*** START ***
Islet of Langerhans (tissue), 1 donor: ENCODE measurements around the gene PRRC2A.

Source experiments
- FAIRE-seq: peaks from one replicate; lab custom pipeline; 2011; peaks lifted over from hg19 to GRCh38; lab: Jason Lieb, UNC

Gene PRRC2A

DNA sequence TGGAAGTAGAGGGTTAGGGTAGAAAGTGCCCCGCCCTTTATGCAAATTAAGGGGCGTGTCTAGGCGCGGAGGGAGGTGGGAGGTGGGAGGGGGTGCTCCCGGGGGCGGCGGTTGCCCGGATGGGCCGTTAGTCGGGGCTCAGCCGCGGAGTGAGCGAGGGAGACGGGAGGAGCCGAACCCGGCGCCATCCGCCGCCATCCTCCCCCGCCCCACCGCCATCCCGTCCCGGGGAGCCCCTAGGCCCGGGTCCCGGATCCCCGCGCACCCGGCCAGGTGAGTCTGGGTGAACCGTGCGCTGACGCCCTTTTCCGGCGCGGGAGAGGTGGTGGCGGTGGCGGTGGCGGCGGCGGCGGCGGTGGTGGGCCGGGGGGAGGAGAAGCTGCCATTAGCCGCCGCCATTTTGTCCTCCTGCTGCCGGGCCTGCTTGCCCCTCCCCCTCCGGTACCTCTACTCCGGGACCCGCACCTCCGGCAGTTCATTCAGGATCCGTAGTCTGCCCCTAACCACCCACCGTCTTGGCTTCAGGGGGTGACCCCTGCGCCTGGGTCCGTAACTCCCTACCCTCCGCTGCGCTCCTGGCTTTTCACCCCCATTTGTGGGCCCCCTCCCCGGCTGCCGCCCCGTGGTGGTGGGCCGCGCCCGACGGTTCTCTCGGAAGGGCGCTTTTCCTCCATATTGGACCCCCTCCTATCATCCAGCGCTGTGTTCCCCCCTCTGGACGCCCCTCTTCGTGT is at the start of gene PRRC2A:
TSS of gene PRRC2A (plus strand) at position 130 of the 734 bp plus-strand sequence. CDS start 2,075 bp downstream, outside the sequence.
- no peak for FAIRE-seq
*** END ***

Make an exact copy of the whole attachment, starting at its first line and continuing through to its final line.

Islet of Langerhans (tissue), 1 donor: ENCODE measurements around the gene PRRC2A.

Source experiments
- FAIRE-seq: peaks from one replicate; lab custom pipeline; 2011; peaks lifted over from hg19 to GRCh38; lab: Jason Lieb, UNC

Gene PRRC2A

DNA sequence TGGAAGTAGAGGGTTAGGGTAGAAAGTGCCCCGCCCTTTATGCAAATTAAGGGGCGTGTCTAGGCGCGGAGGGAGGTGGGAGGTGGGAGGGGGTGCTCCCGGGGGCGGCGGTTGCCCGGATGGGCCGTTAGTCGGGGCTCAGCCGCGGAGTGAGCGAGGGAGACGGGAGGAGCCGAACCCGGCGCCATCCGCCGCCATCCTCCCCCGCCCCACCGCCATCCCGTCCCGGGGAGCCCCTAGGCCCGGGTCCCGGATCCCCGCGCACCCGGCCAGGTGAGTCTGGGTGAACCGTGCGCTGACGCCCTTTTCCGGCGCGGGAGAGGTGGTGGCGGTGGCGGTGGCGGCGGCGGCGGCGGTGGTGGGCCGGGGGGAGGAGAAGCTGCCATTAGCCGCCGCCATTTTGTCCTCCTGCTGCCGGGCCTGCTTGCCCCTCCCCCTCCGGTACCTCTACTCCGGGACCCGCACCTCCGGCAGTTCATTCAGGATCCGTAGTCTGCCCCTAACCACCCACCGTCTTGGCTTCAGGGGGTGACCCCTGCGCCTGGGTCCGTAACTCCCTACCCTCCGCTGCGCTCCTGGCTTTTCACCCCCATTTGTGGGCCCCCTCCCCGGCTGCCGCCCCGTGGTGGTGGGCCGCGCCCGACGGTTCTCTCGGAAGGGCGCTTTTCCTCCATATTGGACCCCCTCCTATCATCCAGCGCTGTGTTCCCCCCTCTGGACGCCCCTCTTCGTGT is at the start of gene PRRC2A:
TSS of gene PRRC2A (plus strand) at position 130 of the 734 bp plus-strand sequence. CDS start 2,075 bp downstream, outside the sequence.
- no peak for FAIRE-seq